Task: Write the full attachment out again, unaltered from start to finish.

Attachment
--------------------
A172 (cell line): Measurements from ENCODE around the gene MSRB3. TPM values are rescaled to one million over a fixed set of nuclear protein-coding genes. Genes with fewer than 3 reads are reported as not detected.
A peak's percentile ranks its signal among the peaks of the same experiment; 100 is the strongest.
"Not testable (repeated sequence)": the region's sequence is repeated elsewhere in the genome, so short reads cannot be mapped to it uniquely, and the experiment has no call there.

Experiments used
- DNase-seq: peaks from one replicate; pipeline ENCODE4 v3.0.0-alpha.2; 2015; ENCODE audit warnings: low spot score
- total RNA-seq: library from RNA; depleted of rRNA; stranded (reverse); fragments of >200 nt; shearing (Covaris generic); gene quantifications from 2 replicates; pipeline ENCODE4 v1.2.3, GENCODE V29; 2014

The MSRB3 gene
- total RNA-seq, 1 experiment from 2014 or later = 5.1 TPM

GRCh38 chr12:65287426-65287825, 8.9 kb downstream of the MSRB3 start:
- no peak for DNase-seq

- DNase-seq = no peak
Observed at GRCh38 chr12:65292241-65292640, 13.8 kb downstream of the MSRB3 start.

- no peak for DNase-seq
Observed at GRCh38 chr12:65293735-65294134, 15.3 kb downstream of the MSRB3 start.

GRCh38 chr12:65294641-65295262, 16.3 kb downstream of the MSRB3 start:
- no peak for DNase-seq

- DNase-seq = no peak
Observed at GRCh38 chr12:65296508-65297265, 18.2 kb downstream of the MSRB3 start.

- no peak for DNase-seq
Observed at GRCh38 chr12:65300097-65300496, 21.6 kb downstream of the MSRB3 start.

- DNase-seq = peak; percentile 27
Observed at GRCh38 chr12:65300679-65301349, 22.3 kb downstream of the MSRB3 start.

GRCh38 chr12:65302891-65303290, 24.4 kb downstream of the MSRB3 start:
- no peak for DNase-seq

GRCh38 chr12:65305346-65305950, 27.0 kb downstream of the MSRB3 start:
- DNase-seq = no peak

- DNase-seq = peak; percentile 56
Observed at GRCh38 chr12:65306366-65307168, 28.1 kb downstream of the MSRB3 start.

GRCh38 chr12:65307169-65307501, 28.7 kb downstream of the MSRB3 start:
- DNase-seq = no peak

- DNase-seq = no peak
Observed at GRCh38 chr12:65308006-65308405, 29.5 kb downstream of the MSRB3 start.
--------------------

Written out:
A172 (cell line): Measurements from ENCODE around the gene MSRB3. TPM values are rescaled to one million over a fixed set of nuclear protein-coding genes. Genes with fewer than 3 reads are reported as not detected.
A peak's percentile ranks its signal among the peaks of the same experiment; 100 is the strongest.
"Not testable (repeated sequence)": the region's sequence is repeated elsewhere in the genome, so short reads cannot be mapped to it uniquely, and the experiment has no call there.

Experiments used
- DNase-seq: peaks from one replicate; pipeline ENCODE4 v3.0.0-alpha.2; 2015; ENCODE audit warnings: low spot score
- total RNA-seq: library from RNA; depleted of rRNA; stranded (reverse); fragments of >200 nt; shearing (Covaris generic); gene quantifications from 2 replicates; pipeline ENCODE4 v1.2.3, GENCODE V29; 2014

The MSRB3 gene
- total RNA-seq, 1 experiment from 2014 or later = 5.1 TPM

GRCh38 chr12:65287426-65287825, 8.9 kb downstream of the MSRB3 start:
- no peak for DNase-seq

- DNase-seq = no peak
Observed at GRCh38 chr12:65292241-65292640, 13.8 kb downstream of the MSRB3 start.

- no peak for DNase-seq
Observed at GRCh38 chr12:65293735-65294134, 15.3 kb downstream of the MSRB3 start.

GRCh38 chr12:65294641-65295262, 16.3 kb downstream of the MSRB3 start:
- no peak for DNase-seq

- DNase-seq = no peak
Observed at GRCh38 chr12:65296508-65297265, 18.2 kb downstream of the MSRB3 start.

- no peak for DNase-seq
Observed at GRCh38 chr12:65300097-65300496, 21.6 kb downstream of the MSRB3 start.

- DNase-seq = peak; percentile 27
Observed at GRCh38 chr12:65300679-65301349, 22.3 kb downstream of the MSRB3 start.

GRCh38 chr12:65302891-65303290, 24.4 kb downstream of the MSRB3 start:
- no peak for DNase-seq

GRCh38 chr12:65305346-65305950, 27.0 kb downstream of the MSRB3 start:
- DNase-seq = no peak

- DNase-seq = peak; percentile 56
Observed at GRCh38 chr12:65306366-65307168, 28.1 kb downstream of the MSRB3 start.

GRCh38 chr12:65307169-65307501, 28.7 kb downstream of the MSRB3 start:
- DNase-seq = no peak

- DNase-seq = no peak
Observed at GRCh38 chr12:65308006-65308405, 29.5 kb downstream of the MSRB3 start.